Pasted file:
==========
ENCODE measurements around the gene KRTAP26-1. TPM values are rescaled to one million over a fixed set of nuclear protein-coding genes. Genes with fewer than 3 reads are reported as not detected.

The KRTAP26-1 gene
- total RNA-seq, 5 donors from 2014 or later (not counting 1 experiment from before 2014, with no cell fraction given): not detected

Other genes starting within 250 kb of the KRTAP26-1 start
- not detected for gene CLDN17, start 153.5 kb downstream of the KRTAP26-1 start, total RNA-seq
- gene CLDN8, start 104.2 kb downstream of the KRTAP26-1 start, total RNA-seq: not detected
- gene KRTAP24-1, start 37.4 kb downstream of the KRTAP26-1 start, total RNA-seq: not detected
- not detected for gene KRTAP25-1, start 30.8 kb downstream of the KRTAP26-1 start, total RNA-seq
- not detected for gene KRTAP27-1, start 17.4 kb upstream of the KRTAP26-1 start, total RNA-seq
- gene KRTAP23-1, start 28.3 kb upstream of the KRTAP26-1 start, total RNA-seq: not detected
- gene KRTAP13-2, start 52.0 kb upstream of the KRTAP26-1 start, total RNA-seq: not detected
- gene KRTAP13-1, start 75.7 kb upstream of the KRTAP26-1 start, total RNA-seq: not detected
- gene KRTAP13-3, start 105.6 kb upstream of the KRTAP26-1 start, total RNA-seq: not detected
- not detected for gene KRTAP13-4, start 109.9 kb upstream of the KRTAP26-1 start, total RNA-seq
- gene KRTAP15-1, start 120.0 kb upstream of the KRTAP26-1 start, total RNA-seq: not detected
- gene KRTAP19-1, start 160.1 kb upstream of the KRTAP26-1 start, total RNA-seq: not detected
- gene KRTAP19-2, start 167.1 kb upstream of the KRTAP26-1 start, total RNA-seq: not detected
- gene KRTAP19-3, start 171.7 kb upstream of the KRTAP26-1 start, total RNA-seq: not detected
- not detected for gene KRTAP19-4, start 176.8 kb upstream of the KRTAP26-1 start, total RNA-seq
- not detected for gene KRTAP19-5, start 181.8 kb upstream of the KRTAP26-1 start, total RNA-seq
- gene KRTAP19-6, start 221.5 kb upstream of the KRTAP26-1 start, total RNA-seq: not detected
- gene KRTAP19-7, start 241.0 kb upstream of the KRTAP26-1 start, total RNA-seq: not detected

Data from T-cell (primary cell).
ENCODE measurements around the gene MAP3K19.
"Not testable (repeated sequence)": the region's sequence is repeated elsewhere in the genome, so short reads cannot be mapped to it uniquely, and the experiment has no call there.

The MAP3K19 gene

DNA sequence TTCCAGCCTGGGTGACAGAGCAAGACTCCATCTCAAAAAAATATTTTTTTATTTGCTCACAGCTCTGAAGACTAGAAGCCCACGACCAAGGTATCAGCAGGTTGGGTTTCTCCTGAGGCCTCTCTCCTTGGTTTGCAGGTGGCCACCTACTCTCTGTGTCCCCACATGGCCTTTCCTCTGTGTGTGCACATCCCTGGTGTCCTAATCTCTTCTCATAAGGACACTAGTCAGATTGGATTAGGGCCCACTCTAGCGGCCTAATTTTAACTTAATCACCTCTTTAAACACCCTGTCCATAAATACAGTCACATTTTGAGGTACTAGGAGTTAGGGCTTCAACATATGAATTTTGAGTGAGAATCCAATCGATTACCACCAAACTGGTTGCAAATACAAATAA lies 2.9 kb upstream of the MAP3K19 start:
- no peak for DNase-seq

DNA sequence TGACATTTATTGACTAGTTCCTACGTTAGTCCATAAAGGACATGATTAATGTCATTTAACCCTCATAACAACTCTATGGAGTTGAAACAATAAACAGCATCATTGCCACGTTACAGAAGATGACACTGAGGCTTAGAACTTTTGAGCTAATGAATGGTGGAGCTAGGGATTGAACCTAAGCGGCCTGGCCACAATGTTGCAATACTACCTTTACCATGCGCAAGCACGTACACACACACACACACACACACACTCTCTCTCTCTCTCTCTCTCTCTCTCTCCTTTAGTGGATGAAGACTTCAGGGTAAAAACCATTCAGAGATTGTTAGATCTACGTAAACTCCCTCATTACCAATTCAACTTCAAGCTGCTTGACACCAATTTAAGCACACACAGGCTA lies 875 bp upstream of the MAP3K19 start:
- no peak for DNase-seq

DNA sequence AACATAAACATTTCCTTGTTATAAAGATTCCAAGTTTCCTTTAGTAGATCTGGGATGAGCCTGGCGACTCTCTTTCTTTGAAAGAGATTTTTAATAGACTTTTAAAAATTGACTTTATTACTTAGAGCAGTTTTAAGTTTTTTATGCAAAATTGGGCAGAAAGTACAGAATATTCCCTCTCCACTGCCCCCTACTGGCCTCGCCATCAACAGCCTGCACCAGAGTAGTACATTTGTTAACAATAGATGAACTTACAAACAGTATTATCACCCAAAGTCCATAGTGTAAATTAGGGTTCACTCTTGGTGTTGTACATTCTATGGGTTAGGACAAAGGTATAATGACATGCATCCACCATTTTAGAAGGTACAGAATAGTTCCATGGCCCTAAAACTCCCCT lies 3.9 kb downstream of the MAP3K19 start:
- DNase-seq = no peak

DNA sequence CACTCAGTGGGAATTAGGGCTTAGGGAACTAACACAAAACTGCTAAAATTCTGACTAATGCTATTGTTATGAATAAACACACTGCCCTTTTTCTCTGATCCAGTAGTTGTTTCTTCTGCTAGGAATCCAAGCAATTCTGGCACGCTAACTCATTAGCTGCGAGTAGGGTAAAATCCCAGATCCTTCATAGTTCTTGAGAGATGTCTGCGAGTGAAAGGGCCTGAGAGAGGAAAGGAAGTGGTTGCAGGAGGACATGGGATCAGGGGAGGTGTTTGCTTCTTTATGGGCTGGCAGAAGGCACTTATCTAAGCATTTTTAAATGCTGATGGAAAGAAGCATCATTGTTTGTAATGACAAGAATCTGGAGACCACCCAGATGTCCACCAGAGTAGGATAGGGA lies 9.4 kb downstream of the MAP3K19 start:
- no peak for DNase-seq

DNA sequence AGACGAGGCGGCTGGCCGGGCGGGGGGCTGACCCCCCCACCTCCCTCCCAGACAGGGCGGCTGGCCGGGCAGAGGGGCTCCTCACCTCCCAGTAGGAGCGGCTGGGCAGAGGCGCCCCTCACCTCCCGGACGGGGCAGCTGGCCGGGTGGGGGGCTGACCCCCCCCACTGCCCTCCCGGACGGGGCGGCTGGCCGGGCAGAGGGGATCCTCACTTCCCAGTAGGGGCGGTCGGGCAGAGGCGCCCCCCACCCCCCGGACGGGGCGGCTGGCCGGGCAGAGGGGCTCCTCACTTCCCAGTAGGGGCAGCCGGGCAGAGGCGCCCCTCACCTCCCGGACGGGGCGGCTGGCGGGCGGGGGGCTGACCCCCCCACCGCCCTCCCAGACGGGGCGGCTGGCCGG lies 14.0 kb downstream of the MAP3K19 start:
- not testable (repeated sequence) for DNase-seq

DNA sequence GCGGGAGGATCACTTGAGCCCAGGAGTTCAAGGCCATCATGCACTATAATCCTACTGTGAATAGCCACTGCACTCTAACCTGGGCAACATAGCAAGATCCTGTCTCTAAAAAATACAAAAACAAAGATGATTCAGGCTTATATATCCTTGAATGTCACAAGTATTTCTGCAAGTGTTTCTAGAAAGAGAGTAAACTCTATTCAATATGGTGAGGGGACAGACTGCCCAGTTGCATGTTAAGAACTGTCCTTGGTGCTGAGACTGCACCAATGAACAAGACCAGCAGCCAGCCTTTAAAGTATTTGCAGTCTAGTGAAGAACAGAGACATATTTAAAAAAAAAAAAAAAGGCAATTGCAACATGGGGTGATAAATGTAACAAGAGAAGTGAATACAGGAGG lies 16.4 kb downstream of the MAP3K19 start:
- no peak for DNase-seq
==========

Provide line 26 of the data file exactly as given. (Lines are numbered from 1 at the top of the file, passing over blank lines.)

The MAP3K19 gene